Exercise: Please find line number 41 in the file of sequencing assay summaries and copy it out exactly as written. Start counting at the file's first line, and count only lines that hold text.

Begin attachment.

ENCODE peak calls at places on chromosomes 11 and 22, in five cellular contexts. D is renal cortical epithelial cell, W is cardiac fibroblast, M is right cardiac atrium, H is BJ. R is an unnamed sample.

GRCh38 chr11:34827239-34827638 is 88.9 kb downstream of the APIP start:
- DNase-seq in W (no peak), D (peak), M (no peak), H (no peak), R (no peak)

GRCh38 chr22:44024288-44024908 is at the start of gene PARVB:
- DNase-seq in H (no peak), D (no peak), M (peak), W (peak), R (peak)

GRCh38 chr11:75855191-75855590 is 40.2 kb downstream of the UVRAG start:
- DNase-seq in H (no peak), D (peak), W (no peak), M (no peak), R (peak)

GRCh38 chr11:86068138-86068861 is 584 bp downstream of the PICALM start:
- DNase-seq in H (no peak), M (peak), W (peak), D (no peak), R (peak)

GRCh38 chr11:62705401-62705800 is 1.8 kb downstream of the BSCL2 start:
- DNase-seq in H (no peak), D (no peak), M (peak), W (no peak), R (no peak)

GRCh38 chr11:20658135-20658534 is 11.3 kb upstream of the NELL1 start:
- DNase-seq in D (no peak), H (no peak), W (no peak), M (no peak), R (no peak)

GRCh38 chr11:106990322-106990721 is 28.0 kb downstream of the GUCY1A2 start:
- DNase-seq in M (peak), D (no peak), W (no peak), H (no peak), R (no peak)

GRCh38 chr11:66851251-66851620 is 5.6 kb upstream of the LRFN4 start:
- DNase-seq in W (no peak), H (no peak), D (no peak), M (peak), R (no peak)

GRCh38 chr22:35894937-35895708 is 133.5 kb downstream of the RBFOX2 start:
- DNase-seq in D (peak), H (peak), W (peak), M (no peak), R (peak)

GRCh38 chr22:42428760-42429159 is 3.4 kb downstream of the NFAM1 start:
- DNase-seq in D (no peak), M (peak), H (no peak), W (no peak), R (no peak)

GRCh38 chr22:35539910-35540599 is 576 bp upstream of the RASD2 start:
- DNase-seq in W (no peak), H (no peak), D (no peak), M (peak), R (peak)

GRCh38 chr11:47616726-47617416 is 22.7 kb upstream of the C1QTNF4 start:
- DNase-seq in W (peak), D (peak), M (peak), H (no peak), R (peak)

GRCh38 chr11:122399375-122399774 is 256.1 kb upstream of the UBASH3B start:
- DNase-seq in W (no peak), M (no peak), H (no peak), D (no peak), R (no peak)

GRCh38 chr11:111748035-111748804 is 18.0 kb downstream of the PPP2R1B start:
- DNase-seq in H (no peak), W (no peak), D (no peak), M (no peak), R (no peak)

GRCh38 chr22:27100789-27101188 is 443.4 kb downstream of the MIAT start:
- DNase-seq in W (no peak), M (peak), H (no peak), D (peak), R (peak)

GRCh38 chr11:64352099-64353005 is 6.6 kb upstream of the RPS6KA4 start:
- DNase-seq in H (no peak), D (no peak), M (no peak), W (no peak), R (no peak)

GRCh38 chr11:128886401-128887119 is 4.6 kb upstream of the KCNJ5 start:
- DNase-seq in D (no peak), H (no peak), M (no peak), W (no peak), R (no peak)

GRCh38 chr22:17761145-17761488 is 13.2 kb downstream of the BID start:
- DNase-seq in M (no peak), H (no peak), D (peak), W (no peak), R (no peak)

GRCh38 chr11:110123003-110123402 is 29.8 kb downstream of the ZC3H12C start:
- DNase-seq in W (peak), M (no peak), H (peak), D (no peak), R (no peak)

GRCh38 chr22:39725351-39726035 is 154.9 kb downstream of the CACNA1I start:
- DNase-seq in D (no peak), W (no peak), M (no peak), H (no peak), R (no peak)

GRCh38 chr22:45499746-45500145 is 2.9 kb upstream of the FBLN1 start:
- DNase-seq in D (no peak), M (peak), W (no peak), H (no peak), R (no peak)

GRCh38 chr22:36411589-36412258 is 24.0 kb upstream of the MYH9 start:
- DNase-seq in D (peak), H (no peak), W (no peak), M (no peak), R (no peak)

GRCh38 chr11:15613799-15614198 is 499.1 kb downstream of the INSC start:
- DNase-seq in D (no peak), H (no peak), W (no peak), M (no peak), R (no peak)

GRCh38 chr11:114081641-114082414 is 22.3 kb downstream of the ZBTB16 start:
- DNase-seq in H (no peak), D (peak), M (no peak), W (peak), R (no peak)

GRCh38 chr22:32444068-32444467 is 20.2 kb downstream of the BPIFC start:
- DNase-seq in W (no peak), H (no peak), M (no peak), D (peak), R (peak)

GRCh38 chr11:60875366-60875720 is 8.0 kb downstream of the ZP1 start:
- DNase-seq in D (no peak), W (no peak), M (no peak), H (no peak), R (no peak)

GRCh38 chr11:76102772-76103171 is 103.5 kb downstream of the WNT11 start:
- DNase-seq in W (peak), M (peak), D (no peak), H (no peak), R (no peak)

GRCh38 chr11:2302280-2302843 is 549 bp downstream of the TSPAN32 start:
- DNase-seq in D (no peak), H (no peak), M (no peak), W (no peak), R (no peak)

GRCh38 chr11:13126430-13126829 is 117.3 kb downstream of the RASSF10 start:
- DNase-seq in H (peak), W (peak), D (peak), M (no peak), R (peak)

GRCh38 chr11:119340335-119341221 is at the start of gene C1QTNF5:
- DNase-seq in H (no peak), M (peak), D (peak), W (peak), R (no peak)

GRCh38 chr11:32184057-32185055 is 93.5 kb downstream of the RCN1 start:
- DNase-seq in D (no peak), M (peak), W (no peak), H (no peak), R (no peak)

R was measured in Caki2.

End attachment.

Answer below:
- DNase-seq in D (no peak), W (no peak), M (no peak), H (no peak), R (no peak)